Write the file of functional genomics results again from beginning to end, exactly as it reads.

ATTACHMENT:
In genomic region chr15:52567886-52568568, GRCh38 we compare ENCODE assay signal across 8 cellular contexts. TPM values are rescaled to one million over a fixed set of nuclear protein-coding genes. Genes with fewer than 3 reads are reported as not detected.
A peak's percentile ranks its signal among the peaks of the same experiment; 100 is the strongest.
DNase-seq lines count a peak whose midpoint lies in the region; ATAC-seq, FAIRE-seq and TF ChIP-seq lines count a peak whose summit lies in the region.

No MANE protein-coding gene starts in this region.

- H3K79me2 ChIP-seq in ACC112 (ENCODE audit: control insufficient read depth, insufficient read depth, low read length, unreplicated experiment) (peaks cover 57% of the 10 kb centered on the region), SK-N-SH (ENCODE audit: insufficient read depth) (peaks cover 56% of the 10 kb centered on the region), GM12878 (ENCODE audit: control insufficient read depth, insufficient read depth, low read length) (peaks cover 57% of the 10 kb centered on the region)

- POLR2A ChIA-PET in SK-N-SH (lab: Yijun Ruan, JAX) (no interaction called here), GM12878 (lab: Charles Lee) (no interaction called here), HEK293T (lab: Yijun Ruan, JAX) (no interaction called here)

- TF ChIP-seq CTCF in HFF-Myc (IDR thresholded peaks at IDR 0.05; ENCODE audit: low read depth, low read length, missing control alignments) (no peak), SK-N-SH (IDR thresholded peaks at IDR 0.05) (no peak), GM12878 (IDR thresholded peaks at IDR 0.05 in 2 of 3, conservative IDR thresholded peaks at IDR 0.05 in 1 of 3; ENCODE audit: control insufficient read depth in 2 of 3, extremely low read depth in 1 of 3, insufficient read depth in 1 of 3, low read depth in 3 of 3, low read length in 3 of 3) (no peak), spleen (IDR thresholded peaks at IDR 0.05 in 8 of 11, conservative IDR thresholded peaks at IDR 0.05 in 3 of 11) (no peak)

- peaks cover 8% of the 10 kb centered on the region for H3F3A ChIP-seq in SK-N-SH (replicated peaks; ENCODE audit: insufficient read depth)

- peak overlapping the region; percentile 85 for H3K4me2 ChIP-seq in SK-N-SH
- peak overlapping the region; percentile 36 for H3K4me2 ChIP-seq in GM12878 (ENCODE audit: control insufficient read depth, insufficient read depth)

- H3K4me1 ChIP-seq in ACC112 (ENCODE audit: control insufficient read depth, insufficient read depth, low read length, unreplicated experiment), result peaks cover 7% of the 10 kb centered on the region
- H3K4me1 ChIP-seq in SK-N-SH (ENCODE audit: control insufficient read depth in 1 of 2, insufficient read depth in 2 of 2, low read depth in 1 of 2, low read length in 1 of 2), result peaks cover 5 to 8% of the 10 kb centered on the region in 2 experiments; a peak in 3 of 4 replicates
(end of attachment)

In genomic region chr15:52567886-52568568, GRCh38 we compare ENCODE assay signal across 8 cellular contexts. TPM values are rescaled to one million over a fixed set of nuclear protein-coding genes. Genes with fewer than 3 reads are reported as not detected.
A peak's percentile ranks its signal among the peaks of the same experiment; 100 is the strongest.
DNase-seq lines count a peak whose midpoint lies in the region; ATAC-seq, FAIRE-seq and TF ChIP-seq lines count a peak whose summit lies in the region.

No MANE protein-coding gene starts in this region.

- H3K79me2 ChIP-seq in ACC112 (ENCODE audit: control insufficient read depth, insufficient read depth, low read length, unreplicated experiment) (peaks cover 57% of the 10 kb centered on the region), SK-N-SH (ENCODE audit: insufficient read depth) (peaks cover 56% of the 10 kb centered on the region), GM12878 (ENCODE audit: control insufficient read depth, insufficient read depth, low read length) (peaks cover 57% of the 10 kb centered on the region)

- POLR2A ChIA-PET in SK-N-SH (lab: Yijun Ruan, JAX) (no interaction called here), GM12878 (lab: Charles Lee) (no interaction called here), HEK293T (lab: Yijun Ruan, JAX) (no interaction called here)

- TF ChIP-seq CTCF in HFF-Myc (IDR thresholded peaks at IDR 0.05; ENCODE audit: low read depth, low read length, missing control alignments) (no peak), SK-N-SH (IDR thresholded peaks at IDR 0.05) (no peak), GM12878 (IDR thresholded peaks at IDR 0.05 in 2 of 3, conservative IDR thresholded peaks at IDR 0.05 in 1 of 3; ENCODE audit: control insufficient read depth in 2 of 3, extremely low read depth in 1 of 3, insufficient read depth in 1 of 3, low read depth in 3 of 3, low read length in 3 of 3) (no peak), spleen (IDR thresholded peaks at IDR 0.05 in 8 of 11, conservative IDR thresholded peaks at IDR 0.05 in 3 of 11) (no peak)

- peaks cover 8% of the 10 kb centered on the region for H3F3A ChIP-seq in SK-N-SH (replicated peaks; ENCODE audit: insufficient read depth)

- peak overlapping the region; percentile 85 for H3K4me2 ChIP-seq in SK-N-SH
- peak overlapping the region; percentile 36 for H3K4me2 ChIP-seq in GM12878 (ENCODE audit: control insufficient read depth, insufficient read depth)

- H3K4me1 ChIP-seq in ACC112 (ENCODE audit: control insufficient read depth, insufficient read depth, low read length, unreplicated experiment), result peaks cover 7% of the 10 kb centered on the region
- H3K4me1 ChIP-seq in SK-N-SH (ENCODE audit: control insufficient read depth in 1 of 2, insufficient read depth in 2 of 2, low read depth in 1 of 2, low read length in 1 of 2), result peaks cover 5 to 8% of the 10 kb centered on the region in 2 experiments; a peak in 3 of 4 replicates